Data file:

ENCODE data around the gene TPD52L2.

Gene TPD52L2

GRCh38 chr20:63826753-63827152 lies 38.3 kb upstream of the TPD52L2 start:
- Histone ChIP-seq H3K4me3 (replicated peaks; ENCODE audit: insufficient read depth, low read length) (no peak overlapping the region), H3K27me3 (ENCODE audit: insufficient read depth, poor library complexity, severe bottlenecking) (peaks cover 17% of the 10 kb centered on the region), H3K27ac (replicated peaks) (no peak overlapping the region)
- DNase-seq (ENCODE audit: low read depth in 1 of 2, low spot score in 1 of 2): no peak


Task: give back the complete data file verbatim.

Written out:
ENCODE data around the gene TPD52L2.

Gene TPD52L2

GRCh38 chr20:63826753-63827152 lies 38.3 kb upstream of the TPD52L2 start:
- Histone ChIP-seq H3K4me3 (replicated peaks; ENCODE audit: insufficient read depth, low read length) (no peak overlapping the region), H3K27me3 (ENCODE audit: insufficient read depth, poor library complexity, severe bottlenecking) (peaks cover 17% of the 10 kb centered on the region), H3K27ac (replicated peaks) (no peak overlapping the region)
- DNase-seq (ENCODE audit: low read depth in 1 of 2, low spot score in 1 of 2): no peak